Saudi women 'will be able to leave the country without man's permission'
Reforms planned by the Saudi Arabian government could mean that women living in the country may be allowed to travel without the permission of a man as early as this year.
Currently, legislation means that women of all ages require the express consent of a male relative to hold their own passport or travel abroad. Saudi officials have told the Wall Street Journal that the laws are due to be relaxed as part of a series of gradual social reforms.
A member of the Saudi royal family allegedly told the Wall Street Journal that: "There is no question that the leadership, the government and the people want to see this system changed. The current discussion is about how to make this happen as soon as possible without causing a stir."
A change to the legislation surrounding travel could have a radical impact on life for women in the country, where human rights organisations claim that sexism and misogyny have denied women basic rights for generations.
Saudi women will still require permission from male relative to do other things however, including getting married, divorcing and obtaining their own passport.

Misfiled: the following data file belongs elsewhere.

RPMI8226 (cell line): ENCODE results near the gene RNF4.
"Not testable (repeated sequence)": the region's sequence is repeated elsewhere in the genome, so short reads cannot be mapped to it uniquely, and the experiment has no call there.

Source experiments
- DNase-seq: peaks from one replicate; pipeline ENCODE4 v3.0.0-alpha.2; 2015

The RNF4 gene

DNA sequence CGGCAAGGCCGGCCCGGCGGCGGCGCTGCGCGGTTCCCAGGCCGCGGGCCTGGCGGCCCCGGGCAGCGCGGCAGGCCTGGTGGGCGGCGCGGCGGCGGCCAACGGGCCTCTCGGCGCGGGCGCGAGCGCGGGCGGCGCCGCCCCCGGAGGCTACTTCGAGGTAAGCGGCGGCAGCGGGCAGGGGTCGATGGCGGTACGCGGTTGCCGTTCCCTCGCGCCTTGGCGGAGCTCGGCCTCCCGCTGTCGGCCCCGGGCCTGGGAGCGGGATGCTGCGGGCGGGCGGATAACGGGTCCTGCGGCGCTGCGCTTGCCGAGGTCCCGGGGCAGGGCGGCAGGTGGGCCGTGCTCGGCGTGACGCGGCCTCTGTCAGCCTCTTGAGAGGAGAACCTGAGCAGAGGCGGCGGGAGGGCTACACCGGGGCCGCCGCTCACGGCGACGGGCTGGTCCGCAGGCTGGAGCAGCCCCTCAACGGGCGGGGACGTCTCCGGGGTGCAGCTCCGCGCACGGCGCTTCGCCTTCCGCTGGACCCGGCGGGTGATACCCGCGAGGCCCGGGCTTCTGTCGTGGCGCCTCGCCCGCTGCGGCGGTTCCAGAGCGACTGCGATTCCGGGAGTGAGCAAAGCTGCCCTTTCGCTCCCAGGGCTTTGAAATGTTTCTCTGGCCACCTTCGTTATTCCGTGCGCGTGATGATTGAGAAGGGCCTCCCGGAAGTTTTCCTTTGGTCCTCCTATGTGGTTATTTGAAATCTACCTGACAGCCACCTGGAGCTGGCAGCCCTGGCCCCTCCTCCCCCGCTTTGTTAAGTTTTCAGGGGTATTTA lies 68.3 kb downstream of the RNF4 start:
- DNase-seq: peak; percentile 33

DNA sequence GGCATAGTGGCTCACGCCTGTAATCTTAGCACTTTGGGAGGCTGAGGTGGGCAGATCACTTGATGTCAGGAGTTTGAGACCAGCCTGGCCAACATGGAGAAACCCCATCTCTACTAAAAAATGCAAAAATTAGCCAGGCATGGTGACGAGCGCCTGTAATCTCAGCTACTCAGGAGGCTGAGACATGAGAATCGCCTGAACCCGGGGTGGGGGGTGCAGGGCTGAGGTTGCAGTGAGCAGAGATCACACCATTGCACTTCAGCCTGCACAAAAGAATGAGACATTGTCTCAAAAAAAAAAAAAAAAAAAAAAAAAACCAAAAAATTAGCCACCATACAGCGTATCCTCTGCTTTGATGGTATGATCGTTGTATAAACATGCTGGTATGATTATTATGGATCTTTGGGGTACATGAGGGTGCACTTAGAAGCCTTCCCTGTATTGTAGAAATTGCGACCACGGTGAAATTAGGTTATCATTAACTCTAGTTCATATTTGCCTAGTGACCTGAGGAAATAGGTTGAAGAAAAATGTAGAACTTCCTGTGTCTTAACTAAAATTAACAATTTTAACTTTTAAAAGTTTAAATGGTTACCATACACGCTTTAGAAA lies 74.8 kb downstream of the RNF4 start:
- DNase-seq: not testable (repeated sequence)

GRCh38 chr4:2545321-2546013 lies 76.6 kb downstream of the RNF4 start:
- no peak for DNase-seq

Commenting on the potential reforms, executive director of Human Rights Watch, Sarah Leah Whitson, stated: "We certainly hope it’s true. It’s odd that this news has not come from an official announcement, but it could be a sign that internally there is an effort to leak information like this to pressure Mohammed bin Salman into actually making this move."
Meanwhile, activist and academic Hala al-Dosari stated: "If it does happen it would lead to a spike in women seeking asylum. It would also be a huge fanfare for [Bin Salman’s] supposed credentials as a reformer."
The country's alleged human rights violations have come under much scrutiny this month after rapper Cardi B pulled out of a scheduled festival there, after facing significant backlash from irate Saudi conservatives.